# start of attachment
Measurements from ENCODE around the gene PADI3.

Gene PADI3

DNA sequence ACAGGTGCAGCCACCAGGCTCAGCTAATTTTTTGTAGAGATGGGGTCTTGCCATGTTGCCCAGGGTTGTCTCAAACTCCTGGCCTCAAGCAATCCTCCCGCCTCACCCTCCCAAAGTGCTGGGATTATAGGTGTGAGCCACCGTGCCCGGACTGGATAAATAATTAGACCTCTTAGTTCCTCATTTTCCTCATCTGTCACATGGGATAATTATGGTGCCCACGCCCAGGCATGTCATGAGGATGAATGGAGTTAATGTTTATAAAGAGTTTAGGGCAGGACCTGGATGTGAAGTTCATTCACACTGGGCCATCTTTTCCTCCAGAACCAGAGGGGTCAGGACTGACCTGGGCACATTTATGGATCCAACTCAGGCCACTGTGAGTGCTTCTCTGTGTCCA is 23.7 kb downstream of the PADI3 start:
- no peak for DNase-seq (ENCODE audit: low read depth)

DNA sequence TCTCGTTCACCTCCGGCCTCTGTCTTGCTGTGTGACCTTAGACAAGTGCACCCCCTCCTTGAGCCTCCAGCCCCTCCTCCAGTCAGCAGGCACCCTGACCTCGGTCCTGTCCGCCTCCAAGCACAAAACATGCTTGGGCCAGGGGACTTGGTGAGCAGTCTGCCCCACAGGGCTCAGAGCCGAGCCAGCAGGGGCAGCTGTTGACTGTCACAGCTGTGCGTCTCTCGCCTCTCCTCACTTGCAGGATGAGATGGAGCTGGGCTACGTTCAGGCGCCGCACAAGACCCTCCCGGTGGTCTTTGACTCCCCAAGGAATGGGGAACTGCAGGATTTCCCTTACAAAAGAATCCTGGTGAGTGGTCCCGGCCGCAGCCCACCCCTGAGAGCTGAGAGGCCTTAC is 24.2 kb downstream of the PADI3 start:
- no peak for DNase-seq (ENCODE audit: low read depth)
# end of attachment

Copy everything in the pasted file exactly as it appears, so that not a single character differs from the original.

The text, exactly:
Measurements from ENCODE around the gene PADI3.

Gene PADI3

DNA sequence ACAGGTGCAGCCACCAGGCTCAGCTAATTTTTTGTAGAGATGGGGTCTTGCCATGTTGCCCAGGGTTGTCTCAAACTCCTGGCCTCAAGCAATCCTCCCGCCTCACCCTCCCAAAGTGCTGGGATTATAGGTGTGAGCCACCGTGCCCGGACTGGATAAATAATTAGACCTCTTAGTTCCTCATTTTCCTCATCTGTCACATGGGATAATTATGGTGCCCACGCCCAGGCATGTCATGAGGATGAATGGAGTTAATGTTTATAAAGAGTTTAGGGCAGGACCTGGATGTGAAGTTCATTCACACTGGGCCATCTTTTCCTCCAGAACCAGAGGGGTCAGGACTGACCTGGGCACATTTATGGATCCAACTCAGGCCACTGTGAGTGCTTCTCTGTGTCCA is 23.7 kb downstream of the PADI3 start:
- no peak for DNase-seq (ENCODE audit: low read depth)

DNA sequence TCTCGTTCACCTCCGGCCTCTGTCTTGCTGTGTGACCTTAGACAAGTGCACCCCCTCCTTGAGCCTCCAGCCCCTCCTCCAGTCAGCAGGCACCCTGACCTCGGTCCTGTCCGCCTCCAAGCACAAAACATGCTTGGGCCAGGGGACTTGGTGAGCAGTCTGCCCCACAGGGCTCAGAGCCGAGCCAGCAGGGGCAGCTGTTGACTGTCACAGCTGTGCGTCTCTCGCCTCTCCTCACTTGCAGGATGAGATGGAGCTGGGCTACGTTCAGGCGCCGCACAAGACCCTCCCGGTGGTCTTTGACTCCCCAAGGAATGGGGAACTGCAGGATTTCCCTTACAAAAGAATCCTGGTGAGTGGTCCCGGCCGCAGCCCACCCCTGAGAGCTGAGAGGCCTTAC is 24.2 kb downstream of the PADI3 start:
- no peak for DNase-seq (ENCODE audit: low read depth)